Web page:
– nikagra
    Dec 16, 2011 at 20:26
  • 1
    Why couldn't we use classic immediate attribute with PrimeFaces as we are used to? Oct 30, 2012 at 9:56

I Have tested this with non-ajax submits:

<p:inputText ... required="#{not empty param.includeInSave1}" />
<p:inputText ... required="true" />
<p:commandButton value="Save1" ajax="false">
  <f:param name="includeInSave1" value="true" />

<p:commandButton value="Save2" ajax="false" />

The first input is required validated only on Save1 button submit.

  • This can be bypassed. You'd better check for something present in JSF view state instead of an arbitrary and fully client-controlled request parameter. See the currently accepted answer.
    – BalusC
    Aug 9, 2014 at 14:41

Additionally to the BalusC answer (very useful and complete) I want to add that when you use a <h:commandButton /> it will validate (required, custom validations) all the fields in the <h:form /> where the command button is located, therefore when you need to use more than one command button you could consider that it is a good practice to use different <h:form /> to different responsibilities to avoid unexpected behavior in submit actions of the command buttons. It is well explained in a BalusC answer: Multiple h:form in a JSF Page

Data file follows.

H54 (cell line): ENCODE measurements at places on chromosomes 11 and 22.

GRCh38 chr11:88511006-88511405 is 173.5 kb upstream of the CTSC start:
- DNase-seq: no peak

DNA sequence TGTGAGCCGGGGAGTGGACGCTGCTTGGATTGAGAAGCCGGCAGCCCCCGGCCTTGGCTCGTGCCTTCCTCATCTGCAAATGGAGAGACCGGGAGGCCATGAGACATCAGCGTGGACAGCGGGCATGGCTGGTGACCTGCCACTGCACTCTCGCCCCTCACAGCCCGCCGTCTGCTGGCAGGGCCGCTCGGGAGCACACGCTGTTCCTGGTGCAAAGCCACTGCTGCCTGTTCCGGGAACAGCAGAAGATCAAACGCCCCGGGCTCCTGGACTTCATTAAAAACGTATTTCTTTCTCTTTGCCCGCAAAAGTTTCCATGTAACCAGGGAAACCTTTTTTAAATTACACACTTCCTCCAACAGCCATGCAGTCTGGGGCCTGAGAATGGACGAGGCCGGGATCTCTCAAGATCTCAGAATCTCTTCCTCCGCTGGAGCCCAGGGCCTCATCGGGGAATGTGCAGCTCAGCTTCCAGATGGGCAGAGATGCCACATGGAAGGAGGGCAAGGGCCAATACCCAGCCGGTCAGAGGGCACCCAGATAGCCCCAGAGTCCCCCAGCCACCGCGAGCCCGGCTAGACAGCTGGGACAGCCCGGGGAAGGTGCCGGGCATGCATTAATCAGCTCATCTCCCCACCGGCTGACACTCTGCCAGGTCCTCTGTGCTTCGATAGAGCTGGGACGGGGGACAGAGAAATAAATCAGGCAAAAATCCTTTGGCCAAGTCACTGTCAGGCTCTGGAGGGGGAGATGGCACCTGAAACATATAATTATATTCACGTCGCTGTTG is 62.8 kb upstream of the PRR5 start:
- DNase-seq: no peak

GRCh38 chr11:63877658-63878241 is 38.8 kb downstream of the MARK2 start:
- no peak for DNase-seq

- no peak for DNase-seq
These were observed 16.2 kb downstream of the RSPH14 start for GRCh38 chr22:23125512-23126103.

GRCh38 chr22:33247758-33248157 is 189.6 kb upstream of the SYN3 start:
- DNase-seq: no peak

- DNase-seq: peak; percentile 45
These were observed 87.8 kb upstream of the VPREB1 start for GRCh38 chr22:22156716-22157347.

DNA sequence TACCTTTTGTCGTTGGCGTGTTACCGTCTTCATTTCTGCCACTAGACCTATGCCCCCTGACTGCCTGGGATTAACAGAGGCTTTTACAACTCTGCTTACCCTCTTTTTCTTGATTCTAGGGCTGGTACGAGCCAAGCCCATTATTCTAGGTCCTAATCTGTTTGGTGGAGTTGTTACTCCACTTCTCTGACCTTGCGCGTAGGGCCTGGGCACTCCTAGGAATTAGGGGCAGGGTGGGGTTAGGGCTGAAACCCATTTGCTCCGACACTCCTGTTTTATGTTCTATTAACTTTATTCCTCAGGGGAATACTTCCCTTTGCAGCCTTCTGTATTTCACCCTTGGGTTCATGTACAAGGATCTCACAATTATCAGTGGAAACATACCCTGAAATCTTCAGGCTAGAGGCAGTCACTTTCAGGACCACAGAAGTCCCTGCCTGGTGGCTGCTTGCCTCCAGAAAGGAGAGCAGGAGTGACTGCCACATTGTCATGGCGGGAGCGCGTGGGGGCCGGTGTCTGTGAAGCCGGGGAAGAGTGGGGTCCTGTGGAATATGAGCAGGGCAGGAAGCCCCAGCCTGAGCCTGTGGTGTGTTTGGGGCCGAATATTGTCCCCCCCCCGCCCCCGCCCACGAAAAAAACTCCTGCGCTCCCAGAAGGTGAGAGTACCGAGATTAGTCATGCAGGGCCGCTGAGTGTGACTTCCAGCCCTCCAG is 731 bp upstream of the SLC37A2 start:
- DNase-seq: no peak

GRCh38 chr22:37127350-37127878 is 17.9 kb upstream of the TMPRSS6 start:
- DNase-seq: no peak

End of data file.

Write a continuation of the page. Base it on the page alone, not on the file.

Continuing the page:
If your form has validations and you do not update the <h:form /> or you do not show messages, you could get a headache thinking that the <h:commandButton /> is not firing your action, but likely is a validation problem that has not been shown.


Change your filter commandbutton like this to ignore validation:

<p:commandButton value="Filter" update="list" actionListener="#{itemsBean.updateItemsList}" process="@this"/>


The related post on SO, I think this will solve your issue too

JSF 2.0: How to skip JSR-303 bean validation?

  • 1
    That works to bypass the validation, but the form values arrive as null to the itemsBean. And I can't do the filtering. Thanks for your quick answer.
    – Roteke
    Dec 3, 2011 at 20:35